Randolph High School 6-12
Family and Consumer Science Department
The mission of the Family and Consumer Science department is to prepare students for family life, work life, and careers in family and consumer sciences. It empowers individuals and families to manage the challenges of living and working in a diverse, global society. The unique focus is on families, work, and their interrelationships. Our approach to curriculum is process-oriented, which means that for students, the process of studying questions and finding the answers is as important as the answers themselves. Using a critical science approach aligns family and consumer sciences with other subject matter areas such as integrated language arts and social studies.
Family and Consumer Science is ...
...Mathematical: Working with measuring utensils, students apply knowledge of fractions, volume and equivalents as they prepare food products and construct garments and accessories.
...Science: Sewing and food preparation require problem solving, decision making, and inquiry skills.
...Language Arts: Students demonstrate reading comprehension by following sequential directions to construct sewing projects or in successful food preparation.
...Social Studies: Students explore ways in which our past and culture influence family life, meal patterns, child rearing, and fashion.
...Foreign language: Family life itself is a study of culture. In addition, many content-related terms are in French, Spanish, Italian, and other foreign languages.
...Health and Physical Education: Through a study of the Food Guide Pyramid and nutrition, students explore the relationship between good and nutrition, a healthy body, and proper growth and development throughout life.
...Art: Students create aesthetically pleasing food presentations and apply the principles of design to clothing and advertising presentations.
...Workplace Readiness Preparation: There is an obvious link between school and daily living skills in both the home and the workplace.
...Teamwork: It demands discipline, focus, responsibility and accountability.
September 6, 2011 at 12:45PM
by Kristin van Ogtrop
When I started working at Real Simple, a former colleague said “Real Simple is for people whose mothers didn’t teach them how to do all that stuff.” I knew exactly what she meant by that stuff: cooking; cleaning; ironing; doing laundry; planting perennials; balancing a checkbook; painting a wall; painting a fingernail; sewing on a button. All of those small-but-important things that perhaps a whole generation of women neglected to learn while they were running for class president, serving as captain of the swim team, studying for AP Statistics. (I know, I know: All of that got us out of the kitchen and into the boardroom, and millions of women—and men—are grateful for that. Until they have to sew on a button.)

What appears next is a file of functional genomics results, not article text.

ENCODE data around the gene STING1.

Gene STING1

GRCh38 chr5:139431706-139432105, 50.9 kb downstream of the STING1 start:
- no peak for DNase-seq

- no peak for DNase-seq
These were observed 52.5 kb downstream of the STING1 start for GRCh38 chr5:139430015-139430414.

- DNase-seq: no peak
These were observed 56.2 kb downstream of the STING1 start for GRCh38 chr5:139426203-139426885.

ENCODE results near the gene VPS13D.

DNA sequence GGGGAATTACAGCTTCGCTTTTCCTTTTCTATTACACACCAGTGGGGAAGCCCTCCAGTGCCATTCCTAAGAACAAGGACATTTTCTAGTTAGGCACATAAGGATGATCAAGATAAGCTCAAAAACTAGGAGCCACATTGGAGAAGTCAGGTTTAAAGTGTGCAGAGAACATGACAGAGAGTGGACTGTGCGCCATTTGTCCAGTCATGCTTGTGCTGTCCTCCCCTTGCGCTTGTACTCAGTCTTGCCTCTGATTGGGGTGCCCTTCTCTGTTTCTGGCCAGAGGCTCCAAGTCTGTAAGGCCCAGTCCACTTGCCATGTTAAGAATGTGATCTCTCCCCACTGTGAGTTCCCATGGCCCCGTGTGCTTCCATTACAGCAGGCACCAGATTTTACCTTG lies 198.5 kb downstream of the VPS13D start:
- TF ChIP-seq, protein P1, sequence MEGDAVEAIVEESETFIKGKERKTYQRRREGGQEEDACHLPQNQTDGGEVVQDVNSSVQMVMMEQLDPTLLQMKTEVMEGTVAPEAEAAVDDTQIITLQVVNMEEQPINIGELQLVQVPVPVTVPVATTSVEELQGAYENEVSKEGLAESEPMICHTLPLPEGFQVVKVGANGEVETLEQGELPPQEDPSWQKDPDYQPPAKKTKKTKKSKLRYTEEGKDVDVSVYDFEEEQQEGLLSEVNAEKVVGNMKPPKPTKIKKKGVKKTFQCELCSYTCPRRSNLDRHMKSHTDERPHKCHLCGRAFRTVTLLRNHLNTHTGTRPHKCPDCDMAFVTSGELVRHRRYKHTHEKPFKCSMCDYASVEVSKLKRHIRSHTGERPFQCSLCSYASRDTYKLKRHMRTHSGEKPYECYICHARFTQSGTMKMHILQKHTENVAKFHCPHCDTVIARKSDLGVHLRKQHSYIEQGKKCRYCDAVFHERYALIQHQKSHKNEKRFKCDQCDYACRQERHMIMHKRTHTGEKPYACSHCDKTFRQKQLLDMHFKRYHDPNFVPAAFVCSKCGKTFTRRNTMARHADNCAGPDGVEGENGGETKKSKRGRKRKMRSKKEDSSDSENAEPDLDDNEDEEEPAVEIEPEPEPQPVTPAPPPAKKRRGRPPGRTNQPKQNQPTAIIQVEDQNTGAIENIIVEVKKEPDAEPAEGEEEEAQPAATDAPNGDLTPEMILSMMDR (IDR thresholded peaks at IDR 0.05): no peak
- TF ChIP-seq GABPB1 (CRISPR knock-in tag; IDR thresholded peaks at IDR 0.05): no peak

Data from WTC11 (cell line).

Me? Well, my mother was a home economics major in college, and I learned to set a table practically before I learned to tie my shoes. I also learned how to sew (everything from school uniforms to prom dresses), to launder clothes, to clean a bathroom, to mow a lawn, to grow zucchini and tomatoes and then make a healthy dinner with them. Did I complain constantly about domestic duties? Probably. But I still use that knowledge today.
Two weeks ago I decided that, because he is 16, Eldest should know how to do laundry. (Something is wrong if you can drive a car but don’t know how to wash your dirty soccer socks.) Yes, it took me till he was 16, but better late than never. As I was showing him how to use stain remover, why it was important to zip up zippers before laundering, how the measurements on many laundry caps are so ridiculously confusing, I realized that I needed to start on his younger brothers sooner rather than later. These skills might not get them into college, but they will get them through life.
Then today in The New York Times I read an op-ed by Helen Zoe Veit, an assistant professor of history at Michigan State. Her piece argues that we should reinstitute home ec as a class in schools to fight obesity in this country. If we all could learn to cook healthy food from scratch, we’d all stop being so fat. Her argument makes perfect sense to me, and not just because it would mean that my kids could make dinner for me (which they do, but only occasionally, and Middle makes only hamburgers; “my specialty,” he says), thus allowing me more time to sit around and do nothing. Home ec would also help my kids prepare for life.
Does your school have home ec? If not, should it? If so, can I move to your town?